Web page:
The cartilage that covers the surface of the joints has a translucent white appearance and a high elasticity, and is capable to absorb direct load and tangent cutting forces that arise from walking and running without immediate damage, unless a possible intense acute injury does not exceed its capacity in biomechanical resistance and self-healing; in this sense, in perspective, biological therapy of diseases of cartilage may in the future solve clinical problems that nowadays are currently treated surgically, frequently with arthroscopy or minimally invasive techniques.

In particular, in case of superficial wounds of articular cartilage, caused by acute trauma (usually in young patients) or repeated over time, or in progressive degeneration caused by gravity acceleration (older subjects), abrasion with motorized arthroscopic instruments that selectively remove damaged cartilage and treatment of bone underneath by practicing small holes with consequent bleeding (multiple perforations according to Mc Bridie) and avoiding articular charge for a few weeks after surgery, will allow articular surface healing with an uniform reparative tissue-like cartilage smooth, with good characteristics of mechanical resistance to compression even if not completely similar to articular cartilage as far as resistance to shear forces.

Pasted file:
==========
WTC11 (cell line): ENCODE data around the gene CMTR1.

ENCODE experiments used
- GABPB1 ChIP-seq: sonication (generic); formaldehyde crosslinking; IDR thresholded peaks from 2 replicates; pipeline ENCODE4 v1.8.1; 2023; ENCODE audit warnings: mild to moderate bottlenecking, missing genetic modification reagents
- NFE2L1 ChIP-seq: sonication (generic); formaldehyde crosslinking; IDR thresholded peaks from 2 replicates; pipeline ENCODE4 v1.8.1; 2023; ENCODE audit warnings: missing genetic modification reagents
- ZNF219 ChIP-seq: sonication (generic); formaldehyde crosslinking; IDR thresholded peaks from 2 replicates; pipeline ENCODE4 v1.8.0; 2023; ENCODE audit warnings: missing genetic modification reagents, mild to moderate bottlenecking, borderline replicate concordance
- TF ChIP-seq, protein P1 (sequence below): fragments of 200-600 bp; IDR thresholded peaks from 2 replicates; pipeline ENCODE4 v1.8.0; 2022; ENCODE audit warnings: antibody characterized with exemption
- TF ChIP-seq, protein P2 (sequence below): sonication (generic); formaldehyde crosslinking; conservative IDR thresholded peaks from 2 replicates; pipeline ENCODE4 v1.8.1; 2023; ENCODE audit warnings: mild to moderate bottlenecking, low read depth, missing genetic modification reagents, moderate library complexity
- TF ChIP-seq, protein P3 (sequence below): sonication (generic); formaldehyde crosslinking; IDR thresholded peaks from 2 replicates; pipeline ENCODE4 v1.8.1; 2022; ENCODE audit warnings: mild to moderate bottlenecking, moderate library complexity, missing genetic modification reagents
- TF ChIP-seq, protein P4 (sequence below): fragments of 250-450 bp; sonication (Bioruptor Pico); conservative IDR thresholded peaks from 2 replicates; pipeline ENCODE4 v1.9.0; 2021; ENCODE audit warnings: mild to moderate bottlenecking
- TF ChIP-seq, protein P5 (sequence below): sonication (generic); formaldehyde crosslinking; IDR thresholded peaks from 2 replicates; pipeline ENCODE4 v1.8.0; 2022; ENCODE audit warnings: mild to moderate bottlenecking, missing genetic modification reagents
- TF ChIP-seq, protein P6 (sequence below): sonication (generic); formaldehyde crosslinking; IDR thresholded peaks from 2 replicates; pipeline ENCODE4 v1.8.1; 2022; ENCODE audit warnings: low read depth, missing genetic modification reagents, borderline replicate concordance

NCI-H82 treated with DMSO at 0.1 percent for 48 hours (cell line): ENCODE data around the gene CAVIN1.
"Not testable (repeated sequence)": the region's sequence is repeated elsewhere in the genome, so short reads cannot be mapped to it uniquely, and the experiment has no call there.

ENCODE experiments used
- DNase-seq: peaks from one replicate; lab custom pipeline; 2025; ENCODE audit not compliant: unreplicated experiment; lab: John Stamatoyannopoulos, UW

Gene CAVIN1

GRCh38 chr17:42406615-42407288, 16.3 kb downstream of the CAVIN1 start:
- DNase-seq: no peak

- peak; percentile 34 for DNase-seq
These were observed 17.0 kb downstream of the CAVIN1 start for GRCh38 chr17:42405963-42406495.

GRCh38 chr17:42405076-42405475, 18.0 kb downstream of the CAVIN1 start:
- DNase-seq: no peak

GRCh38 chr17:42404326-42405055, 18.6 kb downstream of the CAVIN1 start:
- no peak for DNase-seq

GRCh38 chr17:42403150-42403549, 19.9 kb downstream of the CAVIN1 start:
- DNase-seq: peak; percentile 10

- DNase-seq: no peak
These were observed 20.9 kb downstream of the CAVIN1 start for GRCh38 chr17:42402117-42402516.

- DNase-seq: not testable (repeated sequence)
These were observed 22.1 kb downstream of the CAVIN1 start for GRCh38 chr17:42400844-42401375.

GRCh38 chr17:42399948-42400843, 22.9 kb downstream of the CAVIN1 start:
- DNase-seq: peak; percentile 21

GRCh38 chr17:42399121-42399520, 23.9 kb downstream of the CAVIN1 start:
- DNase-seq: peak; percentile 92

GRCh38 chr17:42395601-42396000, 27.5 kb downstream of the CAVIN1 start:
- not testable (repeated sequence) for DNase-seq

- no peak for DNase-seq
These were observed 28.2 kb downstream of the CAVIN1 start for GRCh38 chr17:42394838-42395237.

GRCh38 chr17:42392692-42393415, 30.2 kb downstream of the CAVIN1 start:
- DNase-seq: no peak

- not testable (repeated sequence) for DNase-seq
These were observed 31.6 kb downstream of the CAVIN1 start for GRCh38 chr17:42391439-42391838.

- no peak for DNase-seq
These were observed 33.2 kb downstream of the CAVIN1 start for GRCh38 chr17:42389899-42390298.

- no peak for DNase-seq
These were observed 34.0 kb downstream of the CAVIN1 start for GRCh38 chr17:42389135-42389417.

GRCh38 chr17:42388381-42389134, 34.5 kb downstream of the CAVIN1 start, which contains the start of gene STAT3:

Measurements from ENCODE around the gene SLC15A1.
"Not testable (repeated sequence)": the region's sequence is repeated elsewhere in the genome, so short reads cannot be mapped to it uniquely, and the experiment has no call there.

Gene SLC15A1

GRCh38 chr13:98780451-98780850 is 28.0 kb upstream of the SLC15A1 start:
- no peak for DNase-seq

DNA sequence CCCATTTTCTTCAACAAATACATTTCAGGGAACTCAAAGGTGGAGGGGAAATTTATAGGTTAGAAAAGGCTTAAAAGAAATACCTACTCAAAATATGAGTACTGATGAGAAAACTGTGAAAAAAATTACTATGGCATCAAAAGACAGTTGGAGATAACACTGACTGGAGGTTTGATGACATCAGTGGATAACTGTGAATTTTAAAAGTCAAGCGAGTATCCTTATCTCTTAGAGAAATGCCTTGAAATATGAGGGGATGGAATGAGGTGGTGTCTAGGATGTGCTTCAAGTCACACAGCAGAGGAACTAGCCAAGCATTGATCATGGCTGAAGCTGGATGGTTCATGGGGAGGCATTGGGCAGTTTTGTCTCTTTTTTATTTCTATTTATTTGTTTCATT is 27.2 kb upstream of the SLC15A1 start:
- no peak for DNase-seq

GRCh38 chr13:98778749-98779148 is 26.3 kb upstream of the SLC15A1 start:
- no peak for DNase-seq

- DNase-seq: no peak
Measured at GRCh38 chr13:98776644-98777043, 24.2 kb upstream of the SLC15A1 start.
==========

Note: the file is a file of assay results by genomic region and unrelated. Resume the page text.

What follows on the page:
In cases of deep cartilaginous ulcers, one can proceed to mosaic reconstruction technique, withdrawing from the patient well formed small amounts of bone and articular cartilage from other areas not subjected to the load and implanting them into the diseased area utililising dedicated instruments.

In deep lesions of little articular areas small suitably shaped prosthesis may be implanted into the bone beneath the cartilage, with a good chance of duration in time as long as a rigorous technique implementation.

When the cartilage lesion is large and reaches the sub-condral bone in young or older patients, knee prosthesis, mono-compartmental or total, with or without the prosthesis of patella or its corrective plastic-denervation.